Recent Ohio Supreme Court Decision Broadens Ohioans’ Rights from Warrantless Police Searches


Major Win For Ohioans, Ohio Supreme Court Rules On Protection of Privacy

On June 28, 2022 the Ohio Supreme Court released their majority opinion with an unanimous 7-0 decision, on the case of Ohio v. Burroughs. Click here to read the decision. The case involved police officers arriving at the defendant’s household to execute an arrest warrant. Soon after, Police Officers forcefully entered the household when they believed the destruction of evidence was underway. Once the defendant was arrested and detained, the police conducted a protective sweep of the premises. During this sweep an officer found a book bag and opened it to search for weapons, instead a bag of marijuana was recovered.

At trial, the prosecution was able to overcome the defense’s motion to suppress and introduce the recovered contents of the book bag into the record. The court rejected the defendant’s argument that the opening of the backpack was a violation of her 4th amendment right of protection against warrantless searches. The lower courts agreed with the prosecutor’s argument that no warrant was needed under the constitution because of the single-purpose-container exception.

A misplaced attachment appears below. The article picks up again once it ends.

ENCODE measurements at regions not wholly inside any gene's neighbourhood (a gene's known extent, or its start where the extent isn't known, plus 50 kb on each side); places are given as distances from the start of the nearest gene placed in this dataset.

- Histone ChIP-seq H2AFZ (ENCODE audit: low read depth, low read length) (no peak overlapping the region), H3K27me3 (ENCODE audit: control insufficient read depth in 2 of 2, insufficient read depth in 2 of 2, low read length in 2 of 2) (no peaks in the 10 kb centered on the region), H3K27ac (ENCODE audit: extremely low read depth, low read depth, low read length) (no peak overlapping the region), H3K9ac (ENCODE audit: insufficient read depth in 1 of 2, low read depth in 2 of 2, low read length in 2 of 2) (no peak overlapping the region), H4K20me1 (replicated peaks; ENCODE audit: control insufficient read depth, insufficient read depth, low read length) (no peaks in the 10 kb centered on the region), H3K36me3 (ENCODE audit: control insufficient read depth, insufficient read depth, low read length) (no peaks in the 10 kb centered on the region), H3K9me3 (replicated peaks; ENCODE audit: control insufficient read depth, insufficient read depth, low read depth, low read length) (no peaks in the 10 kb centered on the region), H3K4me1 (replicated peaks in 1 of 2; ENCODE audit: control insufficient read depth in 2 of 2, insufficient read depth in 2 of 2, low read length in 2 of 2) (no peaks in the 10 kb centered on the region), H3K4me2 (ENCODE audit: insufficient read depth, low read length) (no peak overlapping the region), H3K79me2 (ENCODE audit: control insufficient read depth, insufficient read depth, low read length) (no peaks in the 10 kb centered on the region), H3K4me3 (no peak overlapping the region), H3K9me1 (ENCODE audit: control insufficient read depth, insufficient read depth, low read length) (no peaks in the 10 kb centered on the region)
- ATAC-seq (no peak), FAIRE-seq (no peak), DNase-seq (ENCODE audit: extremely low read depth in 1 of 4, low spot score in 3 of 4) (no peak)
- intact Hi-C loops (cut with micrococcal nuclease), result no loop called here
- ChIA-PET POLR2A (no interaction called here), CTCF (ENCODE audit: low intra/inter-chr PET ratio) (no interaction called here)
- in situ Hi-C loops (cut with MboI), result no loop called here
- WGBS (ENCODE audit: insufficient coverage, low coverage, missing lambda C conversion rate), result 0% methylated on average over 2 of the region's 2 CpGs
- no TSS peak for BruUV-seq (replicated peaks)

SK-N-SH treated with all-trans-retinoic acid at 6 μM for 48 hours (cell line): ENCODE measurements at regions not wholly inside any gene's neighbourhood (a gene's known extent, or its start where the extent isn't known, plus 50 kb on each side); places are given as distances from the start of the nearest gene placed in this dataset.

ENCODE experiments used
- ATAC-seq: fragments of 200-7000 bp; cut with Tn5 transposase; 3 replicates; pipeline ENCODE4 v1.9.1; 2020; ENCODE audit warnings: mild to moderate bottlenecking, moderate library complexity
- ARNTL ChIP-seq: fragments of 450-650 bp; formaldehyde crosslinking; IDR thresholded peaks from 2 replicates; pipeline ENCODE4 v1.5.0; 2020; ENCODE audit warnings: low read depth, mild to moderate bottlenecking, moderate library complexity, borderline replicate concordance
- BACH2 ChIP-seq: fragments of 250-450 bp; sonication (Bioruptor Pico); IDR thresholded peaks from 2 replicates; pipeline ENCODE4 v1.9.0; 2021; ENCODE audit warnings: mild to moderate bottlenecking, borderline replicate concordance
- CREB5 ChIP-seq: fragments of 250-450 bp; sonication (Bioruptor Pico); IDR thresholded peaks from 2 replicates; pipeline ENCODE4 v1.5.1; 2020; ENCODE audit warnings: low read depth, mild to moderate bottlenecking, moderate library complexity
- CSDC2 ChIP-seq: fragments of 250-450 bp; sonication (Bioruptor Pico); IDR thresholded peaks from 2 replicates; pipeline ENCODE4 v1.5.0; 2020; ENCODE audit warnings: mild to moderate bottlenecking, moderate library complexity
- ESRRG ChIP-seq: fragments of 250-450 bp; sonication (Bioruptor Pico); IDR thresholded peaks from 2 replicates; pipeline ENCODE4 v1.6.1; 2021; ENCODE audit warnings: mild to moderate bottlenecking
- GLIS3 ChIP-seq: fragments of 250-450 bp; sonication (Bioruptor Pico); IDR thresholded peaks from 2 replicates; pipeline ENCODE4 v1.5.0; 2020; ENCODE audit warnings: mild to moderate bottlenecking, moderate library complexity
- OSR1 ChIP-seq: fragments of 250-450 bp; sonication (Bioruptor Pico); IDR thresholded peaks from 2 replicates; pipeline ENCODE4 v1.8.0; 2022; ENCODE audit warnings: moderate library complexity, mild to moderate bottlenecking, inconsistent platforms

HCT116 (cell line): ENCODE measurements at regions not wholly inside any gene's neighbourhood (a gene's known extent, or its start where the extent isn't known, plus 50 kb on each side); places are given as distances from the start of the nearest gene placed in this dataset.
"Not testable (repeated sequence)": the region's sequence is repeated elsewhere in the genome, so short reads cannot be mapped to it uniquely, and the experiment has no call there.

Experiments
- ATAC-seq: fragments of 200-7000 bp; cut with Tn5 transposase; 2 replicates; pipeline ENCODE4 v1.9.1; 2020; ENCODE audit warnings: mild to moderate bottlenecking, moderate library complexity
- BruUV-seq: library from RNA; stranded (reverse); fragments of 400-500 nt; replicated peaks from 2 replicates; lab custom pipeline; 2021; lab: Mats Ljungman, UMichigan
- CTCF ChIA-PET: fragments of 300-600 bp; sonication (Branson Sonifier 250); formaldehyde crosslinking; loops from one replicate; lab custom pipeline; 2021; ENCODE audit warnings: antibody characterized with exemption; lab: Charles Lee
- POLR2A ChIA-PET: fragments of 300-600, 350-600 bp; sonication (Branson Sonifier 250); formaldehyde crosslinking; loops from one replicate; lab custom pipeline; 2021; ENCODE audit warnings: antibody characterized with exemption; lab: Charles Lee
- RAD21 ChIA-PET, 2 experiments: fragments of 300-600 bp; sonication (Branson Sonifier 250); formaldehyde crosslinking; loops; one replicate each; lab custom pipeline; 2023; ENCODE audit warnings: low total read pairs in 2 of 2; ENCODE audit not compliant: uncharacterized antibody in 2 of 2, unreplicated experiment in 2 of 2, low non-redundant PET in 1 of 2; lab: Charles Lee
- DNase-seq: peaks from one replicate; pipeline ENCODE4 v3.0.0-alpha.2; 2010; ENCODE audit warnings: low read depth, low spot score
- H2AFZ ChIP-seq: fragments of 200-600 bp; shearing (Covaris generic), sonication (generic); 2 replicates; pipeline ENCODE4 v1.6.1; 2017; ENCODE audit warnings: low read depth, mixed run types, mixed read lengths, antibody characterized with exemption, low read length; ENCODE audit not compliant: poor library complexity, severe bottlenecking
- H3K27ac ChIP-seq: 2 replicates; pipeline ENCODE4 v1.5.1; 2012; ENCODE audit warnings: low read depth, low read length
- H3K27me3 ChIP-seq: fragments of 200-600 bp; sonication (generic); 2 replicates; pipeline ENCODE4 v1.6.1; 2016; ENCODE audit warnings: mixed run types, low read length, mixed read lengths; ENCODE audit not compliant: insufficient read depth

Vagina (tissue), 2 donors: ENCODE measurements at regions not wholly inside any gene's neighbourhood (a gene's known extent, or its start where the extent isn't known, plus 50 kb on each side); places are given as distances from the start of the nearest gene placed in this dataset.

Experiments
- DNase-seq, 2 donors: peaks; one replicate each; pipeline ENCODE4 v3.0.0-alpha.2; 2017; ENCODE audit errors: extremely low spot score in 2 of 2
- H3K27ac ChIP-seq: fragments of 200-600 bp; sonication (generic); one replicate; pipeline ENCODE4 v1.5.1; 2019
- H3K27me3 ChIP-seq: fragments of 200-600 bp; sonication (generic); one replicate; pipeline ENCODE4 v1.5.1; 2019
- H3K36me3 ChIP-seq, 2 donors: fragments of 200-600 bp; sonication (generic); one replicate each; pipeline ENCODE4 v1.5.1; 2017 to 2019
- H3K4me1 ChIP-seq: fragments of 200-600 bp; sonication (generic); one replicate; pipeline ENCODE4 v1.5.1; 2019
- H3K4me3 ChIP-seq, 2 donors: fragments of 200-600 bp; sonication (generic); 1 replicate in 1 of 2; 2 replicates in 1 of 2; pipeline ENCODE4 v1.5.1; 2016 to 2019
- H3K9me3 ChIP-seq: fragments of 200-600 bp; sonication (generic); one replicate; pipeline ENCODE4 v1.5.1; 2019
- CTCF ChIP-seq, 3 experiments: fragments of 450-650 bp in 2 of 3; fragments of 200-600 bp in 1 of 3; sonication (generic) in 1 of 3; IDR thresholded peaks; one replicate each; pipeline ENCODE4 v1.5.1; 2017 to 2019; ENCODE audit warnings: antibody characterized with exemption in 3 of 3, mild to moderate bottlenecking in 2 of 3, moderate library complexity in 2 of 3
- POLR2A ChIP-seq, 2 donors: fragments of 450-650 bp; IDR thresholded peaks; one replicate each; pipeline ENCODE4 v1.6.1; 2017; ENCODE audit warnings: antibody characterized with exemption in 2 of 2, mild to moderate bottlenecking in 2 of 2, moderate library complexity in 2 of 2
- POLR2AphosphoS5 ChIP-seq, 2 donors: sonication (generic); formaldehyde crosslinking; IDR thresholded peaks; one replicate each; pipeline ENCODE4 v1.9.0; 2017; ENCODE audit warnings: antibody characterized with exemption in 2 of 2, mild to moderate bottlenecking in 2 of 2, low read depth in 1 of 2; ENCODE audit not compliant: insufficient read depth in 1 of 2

The Ohio Supreme Court rejected the use of the single use exception in this scenario. The single use exception has been sparingly applied where the container itself speaks for content’s inside. Meaning a police officer just by looking at the object, could conclude what’s inside of it. Some examples of this exception hypothetically could be: a gun holster, a pack of cigarettes, a tuba case. No warrants are needed in cases involving these types of items because there is no privacy to protect due to the fact the object already showed itself by the container. The Ohio Supreme Court ruled that the book bag that was searched, could have contained anything.

Privacy Of Book Bag Contents

This was displayed by the fact that from officer’s plain view of the book bag, he could not have reasonably determined that anything inside of the bag was illegal. So by this fact, the book bag did not meet the criteria of the single-purpose container exception. Even furthering the defense’s case the court reasoned that, a book bag, does not let someone know what is inside of a book bag just because it’s a book bag. Therefore the defendant was entitled to the protection of privacy of the contents of the book bag which could have only been overcome by a warrant.

The Ohio Supreme Court not deciding with The State is a major win for Ohioans. If the Court would have accepted their argument that the “totality of the circumstances” must be taken into account when an officer is trying to determine what’s in the bag. Then the rule, a warrant is required to search a seized item, is no longer The Rule.

Publisher’s Note:

I want to thank our new law clerk at HCM&M, Connor Zamilski, for his assistance in writing this post! Well done, Connor!

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